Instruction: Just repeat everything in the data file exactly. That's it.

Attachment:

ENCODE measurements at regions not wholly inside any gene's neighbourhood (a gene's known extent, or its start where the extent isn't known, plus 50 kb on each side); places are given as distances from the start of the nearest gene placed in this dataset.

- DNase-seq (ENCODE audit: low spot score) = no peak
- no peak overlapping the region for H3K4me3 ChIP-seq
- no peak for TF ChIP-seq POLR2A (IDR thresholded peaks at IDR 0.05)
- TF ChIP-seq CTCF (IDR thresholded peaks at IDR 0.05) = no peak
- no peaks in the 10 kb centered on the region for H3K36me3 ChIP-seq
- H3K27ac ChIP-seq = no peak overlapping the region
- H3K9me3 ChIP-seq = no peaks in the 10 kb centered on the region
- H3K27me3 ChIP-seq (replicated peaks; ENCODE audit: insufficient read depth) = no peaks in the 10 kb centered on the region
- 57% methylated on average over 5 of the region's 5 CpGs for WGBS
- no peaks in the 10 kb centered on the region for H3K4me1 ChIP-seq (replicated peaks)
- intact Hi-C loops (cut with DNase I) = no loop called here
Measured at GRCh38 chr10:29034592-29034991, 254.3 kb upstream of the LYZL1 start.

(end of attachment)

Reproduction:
ENCODE measurements at regions not wholly inside any gene's neighbourhood (a gene's known extent, or its start where the extent isn't known, plus 50 kb on each side); places are given as distances from the start of the nearest gene placed in this dataset.

- DNase-seq (ENCODE audit: low spot score) = no peak
- no peak overlapping the region for H3K4me3 ChIP-seq
- no peak for TF ChIP-seq POLR2A (IDR thresholded peaks at IDR 0.05)
- TF ChIP-seq CTCF (IDR thresholded peaks at IDR 0.05) = no peak
- no peaks in the 10 kb centered on the region for H3K36me3 ChIP-seq
- H3K27ac ChIP-seq = no peak overlapping the region
- H3K9me3 ChIP-seq = no peaks in the 10 kb centered on the region
- H3K27me3 ChIP-seq (replicated peaks; ENCODE audit: insufficient read depth) = no peaks in the 10 kb centered on the region
- 57% methylated on average over 5 of the region's 5 CpGs for WGBS
- no peaks in the 10 kb centered on the region for H3K4me1 ChIP-seq (replicated peaks)
- intact Hi-C loops (cut with DNase I) = no loop called here
Measured at GRCh38 chr10:29034592-29034991, 254.3 kb upstream of the LYZL1 start.